Tallinn is not a city we would have planned to see had it not been on the cruise route, but we would have missed a treat. Tallinn is a very pleasant cross between say, Brugges and Prague without being anywhere near so over-run by tourists, and with plenty of charm all its own. The coloured houses, architectural detailing, the Russian influences and the beautifully preserved/restored city centre all go to make it a lovely port of call. It was the details that made me miss my camera the most: the window pots in the shape of a roast pig in a restaurant window, the shingle containing an over-sized three-dimensional honey pot, the touters and salespeople in national dress, and the art deco shingles.
I have no fare evasion or other illegal activities to report today. We did win an on-board quiz game yesterday, and received plastic Royal Caribbean key rings for our trouble. I also got picked to take part in the on-board illusionist show this evening, scoring a magically materialized red rose for my efforts. Between belly-dancing and assisting illusionists my introverted nature is being rather tested on this trip…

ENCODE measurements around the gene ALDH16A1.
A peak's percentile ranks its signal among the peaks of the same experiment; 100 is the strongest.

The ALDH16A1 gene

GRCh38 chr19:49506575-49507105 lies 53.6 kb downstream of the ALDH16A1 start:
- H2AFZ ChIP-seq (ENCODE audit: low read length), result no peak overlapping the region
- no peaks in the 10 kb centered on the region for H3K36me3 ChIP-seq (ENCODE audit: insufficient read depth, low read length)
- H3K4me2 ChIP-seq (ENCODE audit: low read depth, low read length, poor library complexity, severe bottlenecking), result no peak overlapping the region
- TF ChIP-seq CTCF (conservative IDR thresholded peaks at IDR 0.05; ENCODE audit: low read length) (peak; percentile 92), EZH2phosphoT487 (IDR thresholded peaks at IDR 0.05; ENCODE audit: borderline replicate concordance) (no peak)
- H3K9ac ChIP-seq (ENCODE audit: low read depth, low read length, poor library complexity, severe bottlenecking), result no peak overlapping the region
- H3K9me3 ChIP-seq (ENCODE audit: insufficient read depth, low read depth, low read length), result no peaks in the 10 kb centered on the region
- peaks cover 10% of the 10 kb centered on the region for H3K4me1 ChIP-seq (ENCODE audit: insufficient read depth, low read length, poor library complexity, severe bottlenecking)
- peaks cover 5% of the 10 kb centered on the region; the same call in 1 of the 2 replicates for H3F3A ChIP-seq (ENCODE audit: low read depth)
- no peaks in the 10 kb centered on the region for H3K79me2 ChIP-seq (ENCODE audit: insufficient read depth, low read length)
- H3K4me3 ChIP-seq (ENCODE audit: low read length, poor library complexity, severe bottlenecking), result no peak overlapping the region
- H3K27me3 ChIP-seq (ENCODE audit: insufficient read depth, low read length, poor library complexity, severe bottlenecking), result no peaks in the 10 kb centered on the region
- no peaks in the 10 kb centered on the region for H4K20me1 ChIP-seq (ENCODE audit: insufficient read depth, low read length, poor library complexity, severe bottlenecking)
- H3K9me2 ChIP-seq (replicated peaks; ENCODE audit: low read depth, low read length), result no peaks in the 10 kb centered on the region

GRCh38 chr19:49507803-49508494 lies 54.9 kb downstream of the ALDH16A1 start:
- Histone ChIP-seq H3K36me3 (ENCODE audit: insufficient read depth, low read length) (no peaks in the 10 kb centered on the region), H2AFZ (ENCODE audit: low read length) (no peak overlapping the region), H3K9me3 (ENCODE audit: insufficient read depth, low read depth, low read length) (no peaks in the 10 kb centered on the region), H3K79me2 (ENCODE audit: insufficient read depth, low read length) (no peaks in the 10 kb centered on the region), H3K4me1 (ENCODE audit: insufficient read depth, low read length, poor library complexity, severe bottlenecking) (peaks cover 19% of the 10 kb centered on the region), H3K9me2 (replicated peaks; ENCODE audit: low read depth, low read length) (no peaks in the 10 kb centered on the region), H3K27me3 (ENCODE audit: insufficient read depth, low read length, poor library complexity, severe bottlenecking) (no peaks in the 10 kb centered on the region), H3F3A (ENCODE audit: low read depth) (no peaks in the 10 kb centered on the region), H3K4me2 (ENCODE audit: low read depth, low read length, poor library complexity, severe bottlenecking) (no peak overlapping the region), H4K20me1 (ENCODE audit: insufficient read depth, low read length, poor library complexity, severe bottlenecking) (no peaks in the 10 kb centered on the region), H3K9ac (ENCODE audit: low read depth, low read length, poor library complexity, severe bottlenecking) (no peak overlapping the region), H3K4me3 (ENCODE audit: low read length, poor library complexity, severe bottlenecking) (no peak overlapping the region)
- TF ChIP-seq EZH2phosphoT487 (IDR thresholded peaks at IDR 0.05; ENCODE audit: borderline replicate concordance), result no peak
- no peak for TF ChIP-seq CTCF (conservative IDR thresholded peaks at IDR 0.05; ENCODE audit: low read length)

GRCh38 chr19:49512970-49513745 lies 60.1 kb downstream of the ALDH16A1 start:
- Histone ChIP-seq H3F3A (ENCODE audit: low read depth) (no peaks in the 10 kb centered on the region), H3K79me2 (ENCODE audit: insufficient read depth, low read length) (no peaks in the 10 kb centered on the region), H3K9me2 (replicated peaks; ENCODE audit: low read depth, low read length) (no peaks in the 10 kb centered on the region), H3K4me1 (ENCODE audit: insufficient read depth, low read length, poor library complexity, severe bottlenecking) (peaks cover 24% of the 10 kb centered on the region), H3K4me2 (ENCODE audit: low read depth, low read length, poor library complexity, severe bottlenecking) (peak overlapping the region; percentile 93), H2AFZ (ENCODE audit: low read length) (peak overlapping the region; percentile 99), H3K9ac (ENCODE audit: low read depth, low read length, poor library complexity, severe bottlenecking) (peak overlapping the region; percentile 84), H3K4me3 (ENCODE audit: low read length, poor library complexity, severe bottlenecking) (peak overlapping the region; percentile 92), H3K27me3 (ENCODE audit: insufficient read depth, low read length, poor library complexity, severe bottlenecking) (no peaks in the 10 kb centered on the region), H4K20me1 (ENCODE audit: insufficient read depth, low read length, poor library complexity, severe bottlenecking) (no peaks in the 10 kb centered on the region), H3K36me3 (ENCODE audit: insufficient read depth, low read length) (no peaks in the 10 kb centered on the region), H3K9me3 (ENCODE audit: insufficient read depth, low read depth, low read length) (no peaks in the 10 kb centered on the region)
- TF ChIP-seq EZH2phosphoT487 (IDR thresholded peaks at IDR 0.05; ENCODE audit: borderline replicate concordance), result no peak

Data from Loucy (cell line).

All in all the cruise (and for us this is the end, we disembark tomorrow in St Petersburg) has been wonderfully decadent and relaxing.
A pancake from Kompressor (Rataskaevu 3) makes a brilliant, cheap (around 3 euro) lunch/dinner – I highly recommend the chicken one. I hoped to have room for a dessert pancake too; no such luck! Take a seat at one of the wooden tables and order at the bar.
Skip the Dominican monastery museum: at the same price as the pancakes at Kompression it will leave you considerably less satisfied.
Worth a quick look is the Rotermanni area where they have combined (with mixed levels of success) the old architecture with new elements to develop a new entertainment and shopping precinct just outside the old city.
For shoppers the souvenir to buy is amber, I don’t know anything about amber so that’s all I have to say about that.
Image: “Gibraltar” by Charles Pears for the Empire Marketing Board c.1930. Catalogue Reference:CO 956/538. This image is from the collections of The National Archives